Delaware’s Department of Natural Resources and Environmental Control (DNREC) and New Jersey’s Department of Environmental Protection (DEP) have announced that the Zuni/Tamaroa, a World War II-era ship with a famed history at sea that continued into the 1990s, has been cleared by the US Environmental Protection Agency (EPA) and the US Coast Guard for sinking onto the Del-Jersey-Land Inshore Artificial Reef.
The Zuni/Tamaroa will be jointly sunk by the two states approximately 26 nautical miles from both Lewes, DE and Cape May, N.J. Weather permitting, the deployment could come as early as this Tuesday, April 18.
Both the EPA and Coast Guard recently inspected Zuni/Tamaroa at the Norfolk, Va. shipyard of contractor Coleen Marine. Extensive environmental preparation for reefing the 74-year-old vessel included removing interior paneling and insulation, and emptying and cleaning the vessel of all fuel and fluids.
The Coast Guard approved the ship as fit for reefing on the Del-Jersey-Land site, which comprises military ships including the destroyer USS Arthur W. Radford, the longest ship reefed on the Atlantic Coast; the minesweeper Gregory Poole, and the Shearwater, which was in service for both the US Army as a freighter and the Navy as a support ship.
Jeff Tinsman, DNREC Division of Fish & Wildlife reef program coordinator, said plans call for Zuni/Tamaroa to be reefed when a weather window of 48 to 72 hours for calmer seas allows for the ship to be towed up the coast and to the reef site.
“We are certain that it will happen sooner rather than later,” Tinsman said. “Optimally, it would be right after the Easter holiday weekend. If that scheduling holds, anglers and divers should be working the Zuni/Tamaroa for recreational opportunities that she presents almost immediately.”
As spotlighted in the October, 2016 edition of The Fisherman Magazine’s New Jersey and Delaware Bay edition, the legendary ship was first launched on July 31, 1943, and commissioned the United States Navy as the USS Zuni. One of 70 built in her naval class, the “Mighty Z” saw action in World War II in the Pacific theater around the Marianas and Philippines, running two operations as a Navajo-class fleet tug at Iwo Jima. Named for the Zuni tribe of Pueblo Indians indigenous to the Zuni River area of central New Mexico, the Mighty Z would earn four battle stars for her WWII service.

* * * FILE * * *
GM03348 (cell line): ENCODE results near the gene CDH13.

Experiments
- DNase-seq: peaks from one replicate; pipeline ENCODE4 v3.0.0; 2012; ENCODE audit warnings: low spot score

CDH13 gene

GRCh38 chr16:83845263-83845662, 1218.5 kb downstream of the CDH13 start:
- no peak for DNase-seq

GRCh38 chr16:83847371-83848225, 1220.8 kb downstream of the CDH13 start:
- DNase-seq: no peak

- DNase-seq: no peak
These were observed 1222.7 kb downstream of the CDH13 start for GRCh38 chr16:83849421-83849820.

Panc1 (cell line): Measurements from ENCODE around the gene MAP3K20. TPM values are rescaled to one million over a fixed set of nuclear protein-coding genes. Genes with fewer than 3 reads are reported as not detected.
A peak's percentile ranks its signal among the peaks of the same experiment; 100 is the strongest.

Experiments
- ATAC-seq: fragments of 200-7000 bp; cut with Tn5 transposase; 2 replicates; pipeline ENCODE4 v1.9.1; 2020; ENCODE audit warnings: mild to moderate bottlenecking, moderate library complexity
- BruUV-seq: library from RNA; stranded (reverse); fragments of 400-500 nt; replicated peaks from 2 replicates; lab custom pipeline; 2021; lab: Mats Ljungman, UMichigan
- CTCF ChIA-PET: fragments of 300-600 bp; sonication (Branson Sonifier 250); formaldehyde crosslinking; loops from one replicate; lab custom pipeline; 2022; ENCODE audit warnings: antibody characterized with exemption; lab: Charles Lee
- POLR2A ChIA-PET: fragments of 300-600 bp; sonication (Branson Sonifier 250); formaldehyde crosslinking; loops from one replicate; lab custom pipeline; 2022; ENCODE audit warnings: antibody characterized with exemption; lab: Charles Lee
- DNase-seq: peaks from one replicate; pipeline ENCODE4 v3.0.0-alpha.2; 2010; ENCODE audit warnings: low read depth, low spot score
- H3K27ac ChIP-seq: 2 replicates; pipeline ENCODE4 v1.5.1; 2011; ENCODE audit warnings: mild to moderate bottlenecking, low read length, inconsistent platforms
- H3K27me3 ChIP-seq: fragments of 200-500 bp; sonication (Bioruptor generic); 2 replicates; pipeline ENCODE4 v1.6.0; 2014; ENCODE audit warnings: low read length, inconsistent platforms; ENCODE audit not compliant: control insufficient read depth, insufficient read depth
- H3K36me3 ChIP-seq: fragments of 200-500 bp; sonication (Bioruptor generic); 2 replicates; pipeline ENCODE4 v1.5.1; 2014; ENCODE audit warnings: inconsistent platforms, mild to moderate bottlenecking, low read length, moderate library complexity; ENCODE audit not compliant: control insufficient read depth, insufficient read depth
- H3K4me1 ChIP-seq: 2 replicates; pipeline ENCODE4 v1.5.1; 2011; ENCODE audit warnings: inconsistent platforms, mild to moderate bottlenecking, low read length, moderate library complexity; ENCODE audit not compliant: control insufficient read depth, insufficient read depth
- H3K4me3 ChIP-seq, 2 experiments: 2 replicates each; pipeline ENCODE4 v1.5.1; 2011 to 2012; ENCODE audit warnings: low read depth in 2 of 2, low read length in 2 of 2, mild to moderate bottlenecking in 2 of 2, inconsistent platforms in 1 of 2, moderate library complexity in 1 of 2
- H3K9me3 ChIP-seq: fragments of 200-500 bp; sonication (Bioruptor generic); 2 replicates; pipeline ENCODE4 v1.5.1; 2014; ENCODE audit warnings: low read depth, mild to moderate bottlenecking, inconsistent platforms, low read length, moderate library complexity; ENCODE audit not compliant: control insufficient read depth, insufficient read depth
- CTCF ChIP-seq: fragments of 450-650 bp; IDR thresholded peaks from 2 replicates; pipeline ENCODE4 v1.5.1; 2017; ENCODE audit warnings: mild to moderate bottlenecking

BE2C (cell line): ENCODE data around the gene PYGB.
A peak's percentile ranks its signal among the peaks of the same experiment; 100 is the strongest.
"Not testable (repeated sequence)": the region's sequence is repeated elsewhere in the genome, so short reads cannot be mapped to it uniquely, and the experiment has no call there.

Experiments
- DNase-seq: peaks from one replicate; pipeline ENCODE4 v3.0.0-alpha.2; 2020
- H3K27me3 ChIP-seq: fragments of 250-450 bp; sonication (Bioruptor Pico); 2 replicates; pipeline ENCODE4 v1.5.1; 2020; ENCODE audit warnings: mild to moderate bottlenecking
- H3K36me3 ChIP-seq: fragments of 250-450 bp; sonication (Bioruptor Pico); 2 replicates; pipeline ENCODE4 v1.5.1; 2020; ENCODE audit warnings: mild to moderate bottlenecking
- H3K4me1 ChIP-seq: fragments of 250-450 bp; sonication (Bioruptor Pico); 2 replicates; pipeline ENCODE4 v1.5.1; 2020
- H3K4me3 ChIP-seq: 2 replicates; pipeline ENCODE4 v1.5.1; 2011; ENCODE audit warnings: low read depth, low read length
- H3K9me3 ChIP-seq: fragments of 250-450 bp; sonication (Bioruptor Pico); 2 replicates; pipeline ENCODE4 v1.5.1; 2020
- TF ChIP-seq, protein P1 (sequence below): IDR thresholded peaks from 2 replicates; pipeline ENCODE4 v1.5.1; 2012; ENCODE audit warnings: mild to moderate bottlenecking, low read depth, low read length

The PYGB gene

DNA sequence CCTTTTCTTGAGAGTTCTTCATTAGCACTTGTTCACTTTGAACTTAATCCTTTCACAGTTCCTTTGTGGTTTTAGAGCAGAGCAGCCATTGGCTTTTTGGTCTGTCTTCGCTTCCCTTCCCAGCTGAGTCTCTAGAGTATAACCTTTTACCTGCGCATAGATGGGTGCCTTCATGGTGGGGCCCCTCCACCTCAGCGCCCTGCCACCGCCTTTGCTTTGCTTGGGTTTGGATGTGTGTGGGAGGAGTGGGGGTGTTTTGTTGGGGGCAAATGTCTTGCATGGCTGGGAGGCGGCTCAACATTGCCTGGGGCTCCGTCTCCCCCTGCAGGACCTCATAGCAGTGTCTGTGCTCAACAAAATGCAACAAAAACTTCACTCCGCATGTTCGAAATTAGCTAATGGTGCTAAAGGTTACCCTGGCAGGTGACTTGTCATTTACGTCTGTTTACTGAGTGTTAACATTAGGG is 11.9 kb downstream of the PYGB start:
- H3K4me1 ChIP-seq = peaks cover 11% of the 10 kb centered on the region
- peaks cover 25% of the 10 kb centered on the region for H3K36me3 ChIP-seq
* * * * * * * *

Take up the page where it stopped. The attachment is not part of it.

The Zuni was decommissioned on June 29, 1946 and transferred to the United States Coast Guard where she would later be named the Tamaroa after the Illiniwek tribe. The bulk of the Tamaroa’s Coast Guard career was spent patrolling, working in drug interdiction and federal fisheries protection, and she was the first Coast Guard Cutter to arrive at the sinking of the Andrea Doria off Nantucket Island in 1956; but the Tamaroa will probably be forever as the cutter that rescued the crew of the sailing yacht Satori and survivors of the downed Air National Guard helicopter during the so-called “Perfect Storm” of 1991.
DNREC is the lead agency on the Zuni/Tamaroa reefing project, providing 75 percent of the funding from The Federal Aid in Sport Fish Restoration program administered by the US Fish & Wildlife Service. New Jersey is providing 25 percent matching funds from The Fisherman Magazine’s old Sport Fishing Fund. With ongoing support from the Ann E. Clark foundation and their continued efforts in support of the Sportfishing Fund, both states are working on this unique venture to deploy the Tamaroa along the very same grounds she patrolled for the second part of the 20th Century, helping carry on her career in fisheries management while serving the recreation sportfishing community for decades to come